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Opening books, yes or no?

Opening books, yes or no?

linlaoda
Sep 21, 2014, 12:44 PM 8

If you go to the "chess books" section of your bookstore, you may well notice that opening books are the predominant genre of chess books being published today. Consequently, most of the books being read are opening books which leads to the question:

Are opening books worth it? Are they helpful at all?

I hope to answer this question in this blog, or at least my opinion of it:

To answer this we must first distinguish the two different types of opening books.

1. For amateurs (non GM, etc)
      These books, a good example being the "Starting out" series from Everyman Chess, are a great introduction to any opening. The reason for this is that they explain clearly the key conceptual points in the opening, including piece placement, tactical motifs, and traps to watch out for.

2. For GM's
     These are the kinds of opening books that would contain lines up to move 30, and whose contents are filled with millions of variations - it is not too hard to find one of these kinds of opening books at the bookstore. These are good for those wanting to know the EXACT response to an EXACT line of choice.

So given these two different types of books, I suggest that they need to be read differently!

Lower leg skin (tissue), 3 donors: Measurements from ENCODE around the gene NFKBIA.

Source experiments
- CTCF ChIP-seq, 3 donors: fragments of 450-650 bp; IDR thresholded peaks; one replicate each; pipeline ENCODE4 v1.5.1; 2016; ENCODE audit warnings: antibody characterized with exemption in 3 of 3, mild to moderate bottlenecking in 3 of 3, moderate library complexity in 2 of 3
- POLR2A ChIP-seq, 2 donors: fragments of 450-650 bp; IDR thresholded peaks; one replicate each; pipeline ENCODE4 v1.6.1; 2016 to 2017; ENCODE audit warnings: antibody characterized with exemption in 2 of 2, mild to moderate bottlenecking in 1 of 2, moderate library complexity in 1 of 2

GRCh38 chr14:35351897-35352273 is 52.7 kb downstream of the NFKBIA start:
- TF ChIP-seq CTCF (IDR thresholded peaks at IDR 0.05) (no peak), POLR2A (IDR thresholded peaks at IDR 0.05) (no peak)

The books for "amateurs" (99% of the world included!) can be read from front to end and definitely should be! You can think of these kinds of books as "chess textbooks" or "tutorials" of some sort.

The books for GMs probably should only be read as a reference book, because in my opinion for most of the chess population, that's what they are... To read these books beginning to end and expect to retain most of the content is just madness - at least it didn't work well for me!

That said... there are some worthy alternatives to opening books:

Chessbase + big database or mega database.
     If you aren't familiar with chessbase, in a nutshell it is a database upon which you can store games. Big database is a massive collection of all recorded games and Mega database is similar except with many GM annotated games included.
    Openings change everyday - just as science revolutionizes the world, Carlsen revolutionizes openings... Well, obviously other GM's are doing a lot of opening work too but I felt that Carlsen needed some love after the past Caruana beating...

   Joking aside, some may argue that the better way of learning openings is through the most recent tournament games. This is true, but of course you may have to do some work on your own to figure out which games are important to begin with...

 

So whichever you choose, be it opening books or databases, make sure you know how to use them! Good luck!

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